2. Happy holidays Bruce. Killing a little time before heading out into the chilly wind.

    I have to point out that those drought charts are highly suspect. I don’t live along the Mississippi river, so I can’t dispute the 20ft below normal levels thing. Here in New England, the 30 and 90 day charts are claiming we are at 50-75% of normal levels? That’s just government statistics, aka nonsense. Many of us are still drying off from hurricane Sandy. The business end of Sandy (the eastern side of a storm spinning counter-clockwise) slammed into the very area of New England that the 90 day chart claims has a shortage? The NYC “news” shows are still showing the lower Manhattan subway tunnels / stations under a lot of water.

    Neither of the two local water companies near my home have issued any warnings about reservoir levels. Several friends I talk to around the holidays, from Pennsylvania to Massachusetts, are exchanging notes on how many inches of rain we got in this week’s big storm. Not one person said “we need the water” or anything close — although one did wish for a full week without any rain. Yes, these are anecdotal bits of evidence — but the point remains that the area I know best is most definitely not having a precipitation shortage as those charts suggest.

    The Mississippi river is apparently far below normal levels. We heard similar stories about the Colorado river as it flowed through various states and barely had anything left as it reached LA’s city reservoir system. Lots of lawsuits between western states — but all agreed the culprit was excessive irrigation use and growth of urban areas like Phoenix AZ and Las Vegas (more people = more drinking water needed). I know that doesn’t play into the big government, big taxes dream of the global warming crowd — but that was the cause. I have to think the growth of cities along the Mississippi (and feeder rivers) has a lot to do with the problem.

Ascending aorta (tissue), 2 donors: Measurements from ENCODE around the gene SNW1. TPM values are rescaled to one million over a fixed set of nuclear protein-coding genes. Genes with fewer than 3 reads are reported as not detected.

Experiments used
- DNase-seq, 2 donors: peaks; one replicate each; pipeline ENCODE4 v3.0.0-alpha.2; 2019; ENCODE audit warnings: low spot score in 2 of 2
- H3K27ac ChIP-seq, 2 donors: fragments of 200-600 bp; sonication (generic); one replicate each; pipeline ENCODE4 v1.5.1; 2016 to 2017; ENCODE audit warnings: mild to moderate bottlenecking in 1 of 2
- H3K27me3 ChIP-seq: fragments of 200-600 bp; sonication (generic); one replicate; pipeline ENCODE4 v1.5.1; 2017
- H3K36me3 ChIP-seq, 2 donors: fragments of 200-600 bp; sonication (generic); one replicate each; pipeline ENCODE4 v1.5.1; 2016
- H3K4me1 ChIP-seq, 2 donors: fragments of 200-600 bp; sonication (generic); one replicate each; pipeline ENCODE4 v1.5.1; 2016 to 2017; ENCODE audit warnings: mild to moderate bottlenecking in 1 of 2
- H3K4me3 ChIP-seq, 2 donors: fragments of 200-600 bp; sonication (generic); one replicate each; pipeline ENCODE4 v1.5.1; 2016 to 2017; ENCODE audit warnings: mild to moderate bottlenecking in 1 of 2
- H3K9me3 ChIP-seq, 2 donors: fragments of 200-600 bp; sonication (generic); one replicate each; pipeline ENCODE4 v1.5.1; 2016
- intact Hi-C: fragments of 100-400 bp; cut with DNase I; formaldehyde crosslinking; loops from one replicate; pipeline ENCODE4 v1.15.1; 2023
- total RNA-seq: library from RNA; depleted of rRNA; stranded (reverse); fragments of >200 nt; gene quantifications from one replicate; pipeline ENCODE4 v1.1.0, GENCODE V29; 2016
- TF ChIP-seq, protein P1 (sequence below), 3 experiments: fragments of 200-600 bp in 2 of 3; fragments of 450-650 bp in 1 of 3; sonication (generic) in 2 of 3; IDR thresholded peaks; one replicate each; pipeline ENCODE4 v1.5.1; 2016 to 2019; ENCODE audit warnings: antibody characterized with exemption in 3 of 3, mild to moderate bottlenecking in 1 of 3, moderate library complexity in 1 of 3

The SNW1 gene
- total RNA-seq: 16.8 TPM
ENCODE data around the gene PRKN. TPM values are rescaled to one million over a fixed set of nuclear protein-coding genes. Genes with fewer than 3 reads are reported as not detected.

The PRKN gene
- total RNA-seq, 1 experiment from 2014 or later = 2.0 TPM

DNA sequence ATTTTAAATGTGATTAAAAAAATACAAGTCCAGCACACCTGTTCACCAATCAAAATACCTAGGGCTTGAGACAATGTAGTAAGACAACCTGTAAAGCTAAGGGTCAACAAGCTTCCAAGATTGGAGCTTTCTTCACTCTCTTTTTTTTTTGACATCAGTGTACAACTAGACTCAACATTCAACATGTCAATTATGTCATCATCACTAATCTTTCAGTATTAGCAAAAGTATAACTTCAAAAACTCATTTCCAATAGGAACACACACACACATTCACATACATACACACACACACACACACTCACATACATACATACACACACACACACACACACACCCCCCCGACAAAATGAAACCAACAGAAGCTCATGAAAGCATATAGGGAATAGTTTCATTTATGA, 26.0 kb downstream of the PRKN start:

Speaking of New England states … several insurance companies are telling home owners (and local municipalities) that if any more sand dunes are taken down to build McMansions — then insurance will not be available at any price. Yes, they were slightly more diplomatic but that is what they are saying.

    Global warming didn’t make Sandy a bad storm. Building huge (expensive) houses right along the coastline did. Leveling sand dunes so “the view” would not be impeded meant the water wasn’t impeded either. Lots of development further inland forced rivers to get re-routed and/or shoe-horned into concrete aqua-ducts. Cutting down indiginous trees (that retain water in their roots) and replacing them with yuppie gardens causes a lot of run-off.

    The solution to “global warming” is to stop over-development of every nook and cranny of land. have a little respect for mother nature’s natural drainage systems. of course, tax revenues are maximized by lots and lots of McMansions — not respect for nature.